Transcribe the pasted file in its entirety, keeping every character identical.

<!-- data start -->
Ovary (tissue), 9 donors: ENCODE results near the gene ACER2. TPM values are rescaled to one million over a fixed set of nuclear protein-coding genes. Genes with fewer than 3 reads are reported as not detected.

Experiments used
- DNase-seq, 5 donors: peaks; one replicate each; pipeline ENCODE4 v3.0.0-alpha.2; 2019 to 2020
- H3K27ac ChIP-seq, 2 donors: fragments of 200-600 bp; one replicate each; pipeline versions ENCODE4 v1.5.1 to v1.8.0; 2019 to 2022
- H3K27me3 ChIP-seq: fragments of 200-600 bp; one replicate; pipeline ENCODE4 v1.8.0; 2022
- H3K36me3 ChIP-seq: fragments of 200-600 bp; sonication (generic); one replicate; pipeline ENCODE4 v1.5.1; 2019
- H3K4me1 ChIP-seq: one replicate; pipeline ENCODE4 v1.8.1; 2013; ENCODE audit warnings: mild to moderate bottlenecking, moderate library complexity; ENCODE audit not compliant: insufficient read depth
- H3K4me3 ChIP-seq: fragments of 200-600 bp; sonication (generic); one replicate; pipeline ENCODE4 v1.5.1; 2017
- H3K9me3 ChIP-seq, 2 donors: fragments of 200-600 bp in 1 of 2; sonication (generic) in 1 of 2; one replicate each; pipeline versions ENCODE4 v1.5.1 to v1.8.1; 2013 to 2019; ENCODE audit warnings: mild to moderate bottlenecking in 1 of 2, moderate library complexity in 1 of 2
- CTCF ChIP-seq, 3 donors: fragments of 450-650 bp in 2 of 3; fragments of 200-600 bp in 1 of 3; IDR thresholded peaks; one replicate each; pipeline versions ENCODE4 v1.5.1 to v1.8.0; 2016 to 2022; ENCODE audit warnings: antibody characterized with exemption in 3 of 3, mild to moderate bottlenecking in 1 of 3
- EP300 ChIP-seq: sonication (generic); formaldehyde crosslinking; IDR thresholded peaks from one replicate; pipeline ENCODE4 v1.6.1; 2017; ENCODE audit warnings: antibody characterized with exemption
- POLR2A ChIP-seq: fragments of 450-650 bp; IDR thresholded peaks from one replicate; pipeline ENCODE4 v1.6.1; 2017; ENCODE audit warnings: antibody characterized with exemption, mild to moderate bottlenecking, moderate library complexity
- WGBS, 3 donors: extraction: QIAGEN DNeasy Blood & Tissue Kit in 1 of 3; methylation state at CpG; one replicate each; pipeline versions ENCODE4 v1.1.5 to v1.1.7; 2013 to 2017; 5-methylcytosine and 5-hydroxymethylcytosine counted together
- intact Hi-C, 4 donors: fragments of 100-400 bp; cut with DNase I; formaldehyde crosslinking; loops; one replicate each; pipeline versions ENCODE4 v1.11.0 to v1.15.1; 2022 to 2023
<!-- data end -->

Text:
Ovary (tissue), 9 donors: ENCODE results near the gene ACER2. TPM values are rescaled to one million over a fixed set of nuclear protein-coding genes. Genes with fewer than 3 reads are reported as not detected.

Experiments used
- DNase-seq, 5 donors: peaks; one replicate each; pipeline ENCODE4 v3.0.0-alpha.2; 2019 to 2020
- H3K27ac ChIP-seq, 2 donors: fragments of 200-600 bp; one replicate each; pipeline versions ENCODE4 v1.5.1 to v1.8.0; 2019 to 2022
- H3K27me3 ChIP-seq: fragments of 200-600 bp; one replicate; pipeline ENCODE4 v1.8.0; 2022
- H3K36me3 ChIP-seq: fragments of 200-600 bp; sonication (generic); one replicate; pipeline ENCODE4 v1.5.1; 2019
- H3K4me1 ChIP-seq: one replicate; pipeline ENCODE4 v1.8.1; 2013; ENCODE audit warnings: mild to moderate bottlenecking, moderate library complexity; ENCODE audit not compliant: insufficient read depth
- H3K4me3 ChIP-seq: fragments of 200-600 bp; sonication (generic); one replicate; pipeline ENCODE4 v1.5.1; 2017
- H3K9me3 ChIP-seq, 2 donors: fragments of 200-600 bp in 1 of 2; sonication (generic) in 1 of 2; one replicate each; pipeline versions ENCODE4 v1.5.1 to v1.8.1; 2013 to 2019; ENCODE audit warnings: mild to moderate bottlenecking in 1 of 2, moderate library complexity in 1 of 2
- CTCF ChIP-seq, 3 donors: fragments of 450-650 bp in 2 of 3; fragments of 200-600 bp in 1 of 3; IDR thresholded peaks; one replicate each; pipeline versions ENCODE4 v1.5.1 to v1.8.0; 2016 to 2022; ENCODE audit warnings: antibody characterized with exemption in 3 of 3, mild to moderate bottlenecking in 1 of 3
- EP300 ChIP-seq: sonication (generic); formaldehyde crosslinking; IDR thresholded peaks from one replicate; pipeline ENCODE4 v1.6.1; 2017; ENCODE audit warnings: antibody characterized with exemption
- POLR2A ChIP-seq: fragments of 450-650 bp; IDR thresholded peaks from one replicate; pipeline ENCODE4 v1.6.1; 2017; ENCODE audit warnings: antibody characterized with exemption, mild to moderate bottlenecking, moderate library complexity
- WGBS, 3 donors: extraction: QIAGEN DNeasy Blood & Tissue Kit in 1 of 3; methylation state at CpG; one replicate each; pipeline versions ENCODE4 v1.1.5 to v1.1.7; 2013 to 2017; 5-methylcytosine and 5-hydroxymethylcytosine counted together
- intact Hi-C, 4 donors: fragments of 100-400 bp; cut with DNase I; formaldehyde crosslinking; loops; one replicate each; pipeline versions ENCODE4 v1.11.0 to v1.15.1; 2022 to 2023